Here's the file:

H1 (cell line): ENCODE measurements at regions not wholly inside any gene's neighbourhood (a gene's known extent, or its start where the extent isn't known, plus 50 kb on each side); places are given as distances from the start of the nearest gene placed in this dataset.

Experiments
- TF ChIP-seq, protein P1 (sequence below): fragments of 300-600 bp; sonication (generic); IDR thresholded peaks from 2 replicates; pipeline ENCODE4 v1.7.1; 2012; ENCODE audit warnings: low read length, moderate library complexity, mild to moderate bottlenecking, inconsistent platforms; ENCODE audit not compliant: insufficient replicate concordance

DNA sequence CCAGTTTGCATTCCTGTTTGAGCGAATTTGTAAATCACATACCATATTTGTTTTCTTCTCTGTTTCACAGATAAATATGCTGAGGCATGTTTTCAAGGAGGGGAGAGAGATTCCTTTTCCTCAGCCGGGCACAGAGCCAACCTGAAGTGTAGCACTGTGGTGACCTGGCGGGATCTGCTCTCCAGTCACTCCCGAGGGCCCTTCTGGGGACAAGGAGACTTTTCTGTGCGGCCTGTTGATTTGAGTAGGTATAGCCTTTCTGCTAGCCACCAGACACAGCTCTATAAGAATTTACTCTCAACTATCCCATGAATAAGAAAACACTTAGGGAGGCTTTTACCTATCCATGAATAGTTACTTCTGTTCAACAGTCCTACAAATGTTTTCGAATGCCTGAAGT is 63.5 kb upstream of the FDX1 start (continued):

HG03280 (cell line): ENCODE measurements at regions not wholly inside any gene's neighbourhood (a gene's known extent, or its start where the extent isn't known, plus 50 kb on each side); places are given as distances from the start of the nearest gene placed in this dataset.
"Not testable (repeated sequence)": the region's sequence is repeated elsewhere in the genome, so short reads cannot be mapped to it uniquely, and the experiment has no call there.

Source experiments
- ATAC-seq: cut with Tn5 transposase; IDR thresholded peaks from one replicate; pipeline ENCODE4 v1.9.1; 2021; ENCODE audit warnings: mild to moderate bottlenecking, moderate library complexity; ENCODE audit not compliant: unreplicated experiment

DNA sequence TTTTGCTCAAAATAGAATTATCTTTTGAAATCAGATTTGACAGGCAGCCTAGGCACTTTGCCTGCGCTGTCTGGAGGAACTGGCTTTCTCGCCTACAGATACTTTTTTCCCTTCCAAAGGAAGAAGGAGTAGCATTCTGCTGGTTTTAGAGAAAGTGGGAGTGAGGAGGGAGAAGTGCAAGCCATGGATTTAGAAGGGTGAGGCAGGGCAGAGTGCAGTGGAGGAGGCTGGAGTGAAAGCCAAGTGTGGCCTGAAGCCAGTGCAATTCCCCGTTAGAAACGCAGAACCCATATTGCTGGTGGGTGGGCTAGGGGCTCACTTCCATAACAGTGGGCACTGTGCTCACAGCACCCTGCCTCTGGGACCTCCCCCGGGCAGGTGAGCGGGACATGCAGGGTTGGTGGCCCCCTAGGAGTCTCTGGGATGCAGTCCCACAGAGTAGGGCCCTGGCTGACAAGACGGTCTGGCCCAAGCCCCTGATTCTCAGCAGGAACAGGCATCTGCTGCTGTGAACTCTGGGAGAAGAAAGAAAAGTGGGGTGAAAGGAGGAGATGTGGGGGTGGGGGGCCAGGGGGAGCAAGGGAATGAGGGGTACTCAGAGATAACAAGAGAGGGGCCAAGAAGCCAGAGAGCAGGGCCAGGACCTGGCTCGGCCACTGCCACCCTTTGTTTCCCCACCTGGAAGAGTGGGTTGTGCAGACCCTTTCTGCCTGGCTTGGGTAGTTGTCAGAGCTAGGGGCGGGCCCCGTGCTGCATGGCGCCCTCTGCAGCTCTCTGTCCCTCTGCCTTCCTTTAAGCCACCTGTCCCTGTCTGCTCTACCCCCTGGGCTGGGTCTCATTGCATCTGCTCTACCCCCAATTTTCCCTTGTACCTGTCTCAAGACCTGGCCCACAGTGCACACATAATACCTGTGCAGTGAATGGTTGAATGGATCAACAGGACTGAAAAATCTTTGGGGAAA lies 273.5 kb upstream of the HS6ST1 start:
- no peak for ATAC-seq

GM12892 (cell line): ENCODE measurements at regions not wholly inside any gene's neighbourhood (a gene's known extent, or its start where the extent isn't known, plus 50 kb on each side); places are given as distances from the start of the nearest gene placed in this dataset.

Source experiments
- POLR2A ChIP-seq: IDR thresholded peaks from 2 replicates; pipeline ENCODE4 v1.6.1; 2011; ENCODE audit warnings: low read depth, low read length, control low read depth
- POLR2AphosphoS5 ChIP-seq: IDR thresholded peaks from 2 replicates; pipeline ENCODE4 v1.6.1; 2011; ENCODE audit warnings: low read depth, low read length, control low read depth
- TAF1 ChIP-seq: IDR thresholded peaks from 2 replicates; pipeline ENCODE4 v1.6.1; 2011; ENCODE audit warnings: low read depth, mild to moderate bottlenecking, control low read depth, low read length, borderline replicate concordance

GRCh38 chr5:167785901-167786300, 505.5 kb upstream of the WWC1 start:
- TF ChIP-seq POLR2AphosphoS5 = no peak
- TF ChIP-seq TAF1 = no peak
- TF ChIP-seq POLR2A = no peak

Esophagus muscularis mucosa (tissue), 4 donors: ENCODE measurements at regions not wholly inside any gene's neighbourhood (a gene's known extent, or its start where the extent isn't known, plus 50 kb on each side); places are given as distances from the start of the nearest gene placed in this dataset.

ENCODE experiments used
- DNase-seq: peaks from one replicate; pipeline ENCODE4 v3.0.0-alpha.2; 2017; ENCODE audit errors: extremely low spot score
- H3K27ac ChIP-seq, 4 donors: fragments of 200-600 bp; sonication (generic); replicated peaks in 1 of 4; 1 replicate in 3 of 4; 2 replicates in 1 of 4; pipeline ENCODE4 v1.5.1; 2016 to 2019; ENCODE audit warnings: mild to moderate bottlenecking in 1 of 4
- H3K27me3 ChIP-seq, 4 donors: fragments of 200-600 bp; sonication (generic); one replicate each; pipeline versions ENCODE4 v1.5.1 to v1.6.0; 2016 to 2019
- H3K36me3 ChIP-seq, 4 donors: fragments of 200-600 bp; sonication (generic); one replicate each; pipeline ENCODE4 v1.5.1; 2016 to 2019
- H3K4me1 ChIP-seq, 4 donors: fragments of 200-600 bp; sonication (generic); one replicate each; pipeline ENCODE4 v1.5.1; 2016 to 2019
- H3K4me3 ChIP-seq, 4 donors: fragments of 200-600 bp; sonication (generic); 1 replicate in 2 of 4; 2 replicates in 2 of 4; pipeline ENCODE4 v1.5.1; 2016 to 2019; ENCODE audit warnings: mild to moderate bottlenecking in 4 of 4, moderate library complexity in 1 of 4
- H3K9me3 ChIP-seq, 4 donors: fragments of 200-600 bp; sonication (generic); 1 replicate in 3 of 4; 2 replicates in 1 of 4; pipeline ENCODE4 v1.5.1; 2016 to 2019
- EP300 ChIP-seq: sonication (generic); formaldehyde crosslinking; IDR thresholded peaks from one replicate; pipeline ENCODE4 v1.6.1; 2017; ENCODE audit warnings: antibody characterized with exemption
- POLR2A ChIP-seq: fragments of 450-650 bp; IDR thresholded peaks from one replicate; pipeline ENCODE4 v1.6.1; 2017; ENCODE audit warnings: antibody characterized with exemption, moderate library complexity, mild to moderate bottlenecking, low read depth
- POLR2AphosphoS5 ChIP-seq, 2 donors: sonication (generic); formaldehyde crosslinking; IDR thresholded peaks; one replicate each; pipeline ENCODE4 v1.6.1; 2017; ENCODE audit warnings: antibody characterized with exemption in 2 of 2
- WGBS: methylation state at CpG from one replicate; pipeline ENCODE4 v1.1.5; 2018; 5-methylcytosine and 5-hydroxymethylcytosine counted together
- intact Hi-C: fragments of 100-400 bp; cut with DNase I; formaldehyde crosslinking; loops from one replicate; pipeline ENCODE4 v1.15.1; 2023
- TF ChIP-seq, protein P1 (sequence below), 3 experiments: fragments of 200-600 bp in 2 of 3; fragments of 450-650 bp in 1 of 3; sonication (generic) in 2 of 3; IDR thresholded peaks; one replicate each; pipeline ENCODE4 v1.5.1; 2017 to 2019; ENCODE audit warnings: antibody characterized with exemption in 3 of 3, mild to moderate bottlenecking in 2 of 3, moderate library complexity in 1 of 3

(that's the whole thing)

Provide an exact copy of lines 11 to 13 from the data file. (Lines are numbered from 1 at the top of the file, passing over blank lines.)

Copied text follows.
GM12892 (cell line): ENCODE measurements at regions not wholly inside any gene's neighbourhood (a gene's known extent, or its start where the extent isn't known, plus 50 kb on each side); places are given as distances from the start of the nearest gene placed in this dataset.

Source experiments
- POLR2A ChIP-seq: IDR thresholded peaks from 2 replicates; pipeline ENCODE4 v1.6.1; 2011; ENCODE audit warnings: low read depth, low read length, control low read depth